I hate to be the guy who breaks this to you, I said to the client, but there is no chance that you’ll be able to get that notice of hearing served in time.  Not properly, anyway.

Poor fellow was a first-year associate, trying to get a notice of a guardianship hearing served on an absent father.  The judge insisted that he have the guy served personally.  By Tuesday.  “So, please get this done for us.”

The problem:  absent father is in the People’s Republic of China.

Sorry, I said.  It can’t be doneThe Hague Service Convention has to be observed, and when you’re serving in China, that means a request to the government in Beijing (same as in Mexico or Germany or Switzerland or India).  That’ll take months to get through—not hours or days like we’ve come to expect in America.

“Okay,” he said.  “Let me go talk to the partner running the case.”

The story took an unexpected turn when he called me a half hour later to say “the partner told me that you just need to hire a Chinese courier to do it & then send an affidavit.  So can you get it done?”

Oh, where to begin?

For starters, and setting aside the mandatory nature of the Hague Service Convention, China is not a common law country—Hong Kong S.A.R. excepted—and they prohibit service by anybody but judicial officers (this is a characteristic of civil law jurisdictions).  If a courier tried to do what the partner wanted, the courier would be subject to criminal penalties under Chinese law.  You can’t just usurp the government’s authority and walk away clean in such a situation.

If this thing is going to be properly served, we have to file a Hague Request.

The junior associate’s response:  “No, you don’t.  The partner says that because the father isn’t a party to the case, we can serve him ‘normally.’  The Hague Service Convention only applies to process.”

Process?  Just have the partner call me, wouldja?  He didn’t.  And he probably won’t, which is too bad for his client.  And his malpractice carrier.

Normally?!  Does he mean that in China they don’t do things normally?

Folks, this is a massive misconstruction of the Convention, and one I had heard of before, but hadn’t seen actually in play.  To be sure, there is caselaw out there that distinguishes between process and other notification in a Hague context, and those cases hold that Hague strictures don’t apply unless process is being served.*  But those holdings are wrong– or at least arguable– and you don’t want to be the fellow on the losing end when they get overturned.  That’s expensive and unnecessary.  My reasoning…

The word “process” doesn’t even appear in the text (seriously, click here and run a word search on the page).  It doesn’t delve into jurisdictional questions, which is a very big deal if something deals only with process.  In fact, the only mention of jurisdiction in the entire treaty is the flat denial of jurisdiction as a basis for a country’s refusal to serve.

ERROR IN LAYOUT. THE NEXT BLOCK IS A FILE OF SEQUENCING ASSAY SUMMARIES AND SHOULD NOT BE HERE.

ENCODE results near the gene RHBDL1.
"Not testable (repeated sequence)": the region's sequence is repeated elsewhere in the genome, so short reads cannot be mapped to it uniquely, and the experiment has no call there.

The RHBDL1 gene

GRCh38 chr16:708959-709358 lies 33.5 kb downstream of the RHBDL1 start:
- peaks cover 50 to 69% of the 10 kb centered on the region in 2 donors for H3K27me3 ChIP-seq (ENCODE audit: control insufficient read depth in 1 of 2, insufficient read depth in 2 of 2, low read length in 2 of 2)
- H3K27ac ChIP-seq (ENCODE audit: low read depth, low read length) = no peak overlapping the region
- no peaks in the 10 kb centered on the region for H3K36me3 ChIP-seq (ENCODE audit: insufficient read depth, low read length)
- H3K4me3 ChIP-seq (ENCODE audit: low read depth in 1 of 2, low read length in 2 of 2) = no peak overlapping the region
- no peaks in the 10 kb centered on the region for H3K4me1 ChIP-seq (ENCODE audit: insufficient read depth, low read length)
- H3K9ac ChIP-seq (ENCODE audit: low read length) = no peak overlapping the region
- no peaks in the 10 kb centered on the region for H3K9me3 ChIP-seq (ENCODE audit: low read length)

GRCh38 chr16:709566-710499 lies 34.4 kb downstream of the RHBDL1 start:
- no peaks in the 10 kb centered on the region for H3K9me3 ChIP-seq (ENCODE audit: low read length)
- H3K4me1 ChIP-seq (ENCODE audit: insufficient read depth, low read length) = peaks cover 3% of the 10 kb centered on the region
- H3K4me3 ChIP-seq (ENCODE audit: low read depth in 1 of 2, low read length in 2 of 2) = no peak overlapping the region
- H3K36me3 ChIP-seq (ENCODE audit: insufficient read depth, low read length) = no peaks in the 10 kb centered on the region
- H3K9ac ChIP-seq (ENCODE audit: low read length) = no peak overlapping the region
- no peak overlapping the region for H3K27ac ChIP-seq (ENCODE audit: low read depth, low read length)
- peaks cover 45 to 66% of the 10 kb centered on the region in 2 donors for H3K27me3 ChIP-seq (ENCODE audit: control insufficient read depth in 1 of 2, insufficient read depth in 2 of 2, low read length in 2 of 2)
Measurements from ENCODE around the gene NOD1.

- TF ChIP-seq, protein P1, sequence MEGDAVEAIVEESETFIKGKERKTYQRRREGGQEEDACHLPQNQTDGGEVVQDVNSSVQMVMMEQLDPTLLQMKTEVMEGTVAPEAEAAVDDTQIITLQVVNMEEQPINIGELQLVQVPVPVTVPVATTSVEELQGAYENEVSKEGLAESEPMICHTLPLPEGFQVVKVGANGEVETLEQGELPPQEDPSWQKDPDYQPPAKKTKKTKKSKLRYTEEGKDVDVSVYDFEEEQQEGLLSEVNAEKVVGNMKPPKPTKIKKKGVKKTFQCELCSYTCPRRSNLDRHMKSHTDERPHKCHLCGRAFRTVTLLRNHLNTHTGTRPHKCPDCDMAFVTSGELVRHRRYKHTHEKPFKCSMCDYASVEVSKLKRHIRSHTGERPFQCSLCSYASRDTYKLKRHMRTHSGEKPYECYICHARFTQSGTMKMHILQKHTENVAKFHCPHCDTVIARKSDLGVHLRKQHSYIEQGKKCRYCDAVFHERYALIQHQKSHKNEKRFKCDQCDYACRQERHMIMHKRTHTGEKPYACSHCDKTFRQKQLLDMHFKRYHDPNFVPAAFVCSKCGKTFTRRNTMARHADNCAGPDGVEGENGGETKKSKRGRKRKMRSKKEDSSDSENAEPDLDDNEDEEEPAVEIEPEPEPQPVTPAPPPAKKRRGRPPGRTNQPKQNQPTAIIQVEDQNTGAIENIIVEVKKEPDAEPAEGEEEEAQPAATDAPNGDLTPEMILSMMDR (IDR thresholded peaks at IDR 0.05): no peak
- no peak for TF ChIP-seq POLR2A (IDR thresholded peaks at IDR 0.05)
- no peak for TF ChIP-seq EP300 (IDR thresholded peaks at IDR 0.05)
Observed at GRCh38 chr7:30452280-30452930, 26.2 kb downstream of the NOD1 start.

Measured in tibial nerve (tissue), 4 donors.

The name of the treaty is the Convention on the Service Abroad of Judicial and Extrajudicial Documents, not the Convention on Service of Process.  And it applies to just about any sort of court-related document you can think of, if that document must be served.**

  • Summons?  Slam dunk.  (“Citation” to our colleagues in the Lone Star State.)
  • Complaint or Petition?   Yep.  They go right along with the summons.
  • Notice of Hearing?  Yeah, buddy.  It’s a judicial document Even if it doesn’t compel someone to show up in court or assert jurisdiction over him, it must still be conveyed to a recipient in a formal, demonstrable manner, in full observance of due process.  The fact that the recipient isn’t a defendant or respondent is immaterial.

Bottom line, if the thing has to be served, then you have to observe Hague Service Convention procedures wherever the Convention applies.

Says who?  Says this lady:

Source: National Archives.
Source: National Archives.

And eight of her friends.

* It isn’t completely unreasonable to conclude what my prospective client did.  Ted Folkman points to dicta from the Schlunk decision as a basis for arguing that the HSC does only apply to process.  He’s a whole lot more diplomatic than I am– although he disagrees with the Hyundai decision he described back in 2012 and in his excellent follow-up column last month (for an even more thorough discussion, see Ted’s chapter in the latest ABA deskbook, International Aspects of U.S. Litigation).  Ted calls it a difficult question, but I see it as pretty straightforward, and Ted’s been at it a whole lot longer than I have.  Still, the Hyundai court bungled it.  You don’t start parsing legislative history and its parallel language to determine intent when there’s no ambiguity in the very text you’re working in.  The HSC is unambiguous– it applies to service.  Rule 4 requires service.  Rule 5 requires service.  If the document has to be transmitted to another Hague member country for service, the Convention applies.  Full stop.

** One huge exception to “just about any sort of court-related document”:  subpoenas.  You can’t serve them abroad.  Full stop.  For my reasoning on that issue, see here.